Jon Rahm avoids penalty for mis-marking ball at Irish Open | Alistair Tait for Golf Week
We’re talking about the difference between the ball being lifted at 10 o’clock on the ball marker and put back at 11 o’clock, which is not a problem. Secondly, we’re talking about a player moving his ball marker off to the side to get out of the way of his fellow competitor and then moving it back again. Now there’s always going to be a small margin of error in this. – European Tour chief referee Andy McFee
Put simply, Joh Rahm got away with one today at the Irish Open. Yes, the recent Decision 34-3/10 was used to rule that Rahm made a reasonable human effort to replace his ball accurately. However, this looks like more than a lack of accuracy. What it does look like is that Rahm forgot that he had originally marked his ball to the side prior to moving his marker one putter-head length further from his opponents line. When he moved the marker back and then replaced his ball directly in front of the marker that was more than him failing to be reasonably accurate. He put it back in the wrong place.
It’s easily argued that marking the ball an inch one way or the other isn’t that big of a deal. You can also argue that the stress that Rahm was under chasing down the committee’s ruling was a penalty of sorts in itself. It’s also clear that the hangover following the Lexi Thompson ruling during this year’s LPGA ANA Inspiration tournament was a factor. What is inarguable is that the rules surrounding the “reasonable” replacing of a ball on the green following being marked are there for a reason. Rahm was incorrectly given the benefit of the doubt today.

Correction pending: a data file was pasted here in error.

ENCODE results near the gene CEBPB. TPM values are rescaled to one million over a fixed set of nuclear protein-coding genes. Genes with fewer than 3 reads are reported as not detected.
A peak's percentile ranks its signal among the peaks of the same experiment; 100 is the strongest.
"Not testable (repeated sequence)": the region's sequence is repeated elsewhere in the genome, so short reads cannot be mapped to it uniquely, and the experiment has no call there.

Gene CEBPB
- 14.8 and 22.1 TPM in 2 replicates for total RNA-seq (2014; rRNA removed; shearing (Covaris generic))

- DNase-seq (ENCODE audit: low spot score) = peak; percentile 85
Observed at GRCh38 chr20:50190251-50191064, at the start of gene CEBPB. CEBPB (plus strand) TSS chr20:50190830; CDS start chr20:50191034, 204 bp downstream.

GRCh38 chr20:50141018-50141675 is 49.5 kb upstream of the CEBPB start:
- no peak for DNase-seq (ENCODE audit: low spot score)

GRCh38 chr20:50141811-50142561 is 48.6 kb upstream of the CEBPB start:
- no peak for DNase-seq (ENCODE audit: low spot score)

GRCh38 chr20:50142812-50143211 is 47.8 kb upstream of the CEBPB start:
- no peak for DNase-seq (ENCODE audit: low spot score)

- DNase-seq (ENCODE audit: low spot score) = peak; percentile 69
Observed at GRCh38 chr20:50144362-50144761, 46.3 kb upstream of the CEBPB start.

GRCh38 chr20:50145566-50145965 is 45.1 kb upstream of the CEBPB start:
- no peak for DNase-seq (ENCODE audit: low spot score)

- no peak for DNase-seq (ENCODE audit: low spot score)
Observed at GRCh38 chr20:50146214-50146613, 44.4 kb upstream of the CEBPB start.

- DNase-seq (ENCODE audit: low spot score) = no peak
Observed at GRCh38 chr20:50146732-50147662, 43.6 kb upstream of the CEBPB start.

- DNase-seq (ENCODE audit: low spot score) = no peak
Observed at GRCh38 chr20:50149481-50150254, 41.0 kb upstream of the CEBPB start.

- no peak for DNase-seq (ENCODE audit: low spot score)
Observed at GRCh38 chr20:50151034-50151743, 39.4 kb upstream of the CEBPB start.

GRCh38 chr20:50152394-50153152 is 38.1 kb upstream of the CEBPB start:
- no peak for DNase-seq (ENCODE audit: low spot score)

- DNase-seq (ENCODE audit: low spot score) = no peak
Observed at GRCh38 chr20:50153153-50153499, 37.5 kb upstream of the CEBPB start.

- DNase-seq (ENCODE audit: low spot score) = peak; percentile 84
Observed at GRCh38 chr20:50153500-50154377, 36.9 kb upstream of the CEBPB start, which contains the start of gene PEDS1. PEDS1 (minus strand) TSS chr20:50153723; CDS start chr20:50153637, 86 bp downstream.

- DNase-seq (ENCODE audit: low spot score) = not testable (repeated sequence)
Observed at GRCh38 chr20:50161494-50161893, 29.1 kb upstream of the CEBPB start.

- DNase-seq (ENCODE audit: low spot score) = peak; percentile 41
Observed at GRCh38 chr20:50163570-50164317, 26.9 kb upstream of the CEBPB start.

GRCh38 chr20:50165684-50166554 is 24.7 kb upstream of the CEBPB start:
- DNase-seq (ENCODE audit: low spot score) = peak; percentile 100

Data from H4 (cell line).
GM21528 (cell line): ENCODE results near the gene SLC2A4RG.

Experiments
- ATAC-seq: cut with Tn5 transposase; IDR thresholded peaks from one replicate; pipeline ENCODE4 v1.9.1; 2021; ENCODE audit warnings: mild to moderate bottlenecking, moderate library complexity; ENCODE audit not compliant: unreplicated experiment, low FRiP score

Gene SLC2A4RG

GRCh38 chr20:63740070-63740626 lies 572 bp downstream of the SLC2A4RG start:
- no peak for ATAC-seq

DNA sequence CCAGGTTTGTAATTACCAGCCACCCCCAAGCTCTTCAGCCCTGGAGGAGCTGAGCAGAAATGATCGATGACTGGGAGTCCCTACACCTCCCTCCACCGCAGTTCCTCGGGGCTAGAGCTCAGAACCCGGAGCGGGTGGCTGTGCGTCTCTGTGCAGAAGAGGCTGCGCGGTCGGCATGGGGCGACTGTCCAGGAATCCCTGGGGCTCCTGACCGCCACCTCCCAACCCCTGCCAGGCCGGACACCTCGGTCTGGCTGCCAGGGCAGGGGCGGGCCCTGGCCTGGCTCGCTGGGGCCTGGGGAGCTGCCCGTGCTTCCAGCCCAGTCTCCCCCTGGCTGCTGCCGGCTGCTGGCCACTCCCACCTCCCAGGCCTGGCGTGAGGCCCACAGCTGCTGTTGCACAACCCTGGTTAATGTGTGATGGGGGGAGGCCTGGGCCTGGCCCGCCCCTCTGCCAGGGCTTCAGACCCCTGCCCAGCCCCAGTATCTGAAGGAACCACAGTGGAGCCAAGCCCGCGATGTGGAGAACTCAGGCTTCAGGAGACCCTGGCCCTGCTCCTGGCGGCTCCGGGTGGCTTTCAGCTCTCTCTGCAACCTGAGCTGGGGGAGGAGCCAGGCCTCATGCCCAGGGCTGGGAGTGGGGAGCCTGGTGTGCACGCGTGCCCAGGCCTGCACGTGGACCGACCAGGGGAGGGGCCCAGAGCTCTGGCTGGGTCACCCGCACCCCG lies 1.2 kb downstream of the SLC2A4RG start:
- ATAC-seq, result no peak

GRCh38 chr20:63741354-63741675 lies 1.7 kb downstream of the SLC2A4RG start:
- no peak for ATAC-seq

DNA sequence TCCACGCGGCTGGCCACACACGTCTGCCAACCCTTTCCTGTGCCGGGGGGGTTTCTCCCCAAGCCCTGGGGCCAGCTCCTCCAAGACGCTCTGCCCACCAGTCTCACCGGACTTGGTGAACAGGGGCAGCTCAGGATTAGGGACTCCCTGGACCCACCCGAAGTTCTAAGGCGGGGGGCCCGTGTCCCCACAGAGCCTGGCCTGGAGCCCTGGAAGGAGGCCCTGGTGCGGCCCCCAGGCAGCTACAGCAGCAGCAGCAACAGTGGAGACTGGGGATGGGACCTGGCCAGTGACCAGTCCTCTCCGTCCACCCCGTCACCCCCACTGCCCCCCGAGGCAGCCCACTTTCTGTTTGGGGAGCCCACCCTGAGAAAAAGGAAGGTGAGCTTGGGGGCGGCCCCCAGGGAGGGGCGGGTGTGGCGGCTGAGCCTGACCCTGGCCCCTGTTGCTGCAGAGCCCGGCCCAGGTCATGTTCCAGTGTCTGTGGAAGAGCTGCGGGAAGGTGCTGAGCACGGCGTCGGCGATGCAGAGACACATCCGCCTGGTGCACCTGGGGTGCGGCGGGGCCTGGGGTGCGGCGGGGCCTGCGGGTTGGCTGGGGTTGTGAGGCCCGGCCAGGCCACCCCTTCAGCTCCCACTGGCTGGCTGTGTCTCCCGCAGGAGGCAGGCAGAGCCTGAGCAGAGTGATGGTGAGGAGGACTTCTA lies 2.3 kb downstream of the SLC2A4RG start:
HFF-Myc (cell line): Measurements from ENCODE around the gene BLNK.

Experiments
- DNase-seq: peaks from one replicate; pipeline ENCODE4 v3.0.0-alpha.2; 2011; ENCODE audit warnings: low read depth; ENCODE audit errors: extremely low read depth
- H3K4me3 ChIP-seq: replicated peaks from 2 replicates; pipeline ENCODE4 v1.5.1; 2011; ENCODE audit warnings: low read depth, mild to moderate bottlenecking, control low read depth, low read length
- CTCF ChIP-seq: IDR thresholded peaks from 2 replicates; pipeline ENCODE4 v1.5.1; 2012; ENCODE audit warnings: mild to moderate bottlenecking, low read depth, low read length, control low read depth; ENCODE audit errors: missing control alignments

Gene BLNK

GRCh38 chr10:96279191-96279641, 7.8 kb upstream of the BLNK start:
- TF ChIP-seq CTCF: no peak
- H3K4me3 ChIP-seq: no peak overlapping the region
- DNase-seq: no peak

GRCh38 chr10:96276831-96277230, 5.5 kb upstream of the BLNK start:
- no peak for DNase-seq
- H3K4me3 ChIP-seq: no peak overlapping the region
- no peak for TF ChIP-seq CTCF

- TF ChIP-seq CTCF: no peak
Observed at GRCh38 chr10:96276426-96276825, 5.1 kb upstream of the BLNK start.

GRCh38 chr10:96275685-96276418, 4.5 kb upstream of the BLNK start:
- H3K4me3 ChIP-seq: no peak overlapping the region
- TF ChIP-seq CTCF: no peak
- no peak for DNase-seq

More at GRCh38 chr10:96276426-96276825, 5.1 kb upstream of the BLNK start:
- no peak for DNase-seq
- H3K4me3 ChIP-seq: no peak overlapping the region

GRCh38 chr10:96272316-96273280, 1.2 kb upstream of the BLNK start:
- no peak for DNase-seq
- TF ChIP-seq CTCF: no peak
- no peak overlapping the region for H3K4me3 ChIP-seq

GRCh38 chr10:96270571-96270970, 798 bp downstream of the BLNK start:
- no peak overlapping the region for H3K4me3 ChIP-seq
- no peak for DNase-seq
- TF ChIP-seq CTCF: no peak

I applaud most of the proposed rule changes set to go into effect in 2019. However, as more rules of golf are liberalized to include “intent” and “reasonable” a new problem is being created. Who can really every rule on those things but the players themselves? When a rule is black-and-white and enforced consistently throughout the game, it may seem unfair or unfortunate at times. What it doesn’t do is leave anyone with any doubt surrounding the ethics of the player. Tonight Jon Rahm is facing those very questions.
I do not believe that Jon Rahm intentionally cheated today. What I do believe is that he made a mistake. He asked if there was a penalty for that mistake. When told that if he believed he made the mistake without intent that there would be no penalty he agreed. True? Only he really knows.
He didn’t intentionally cheat. He accidentally cheated. The rules of golf now allow for that. A slippery slope indeed.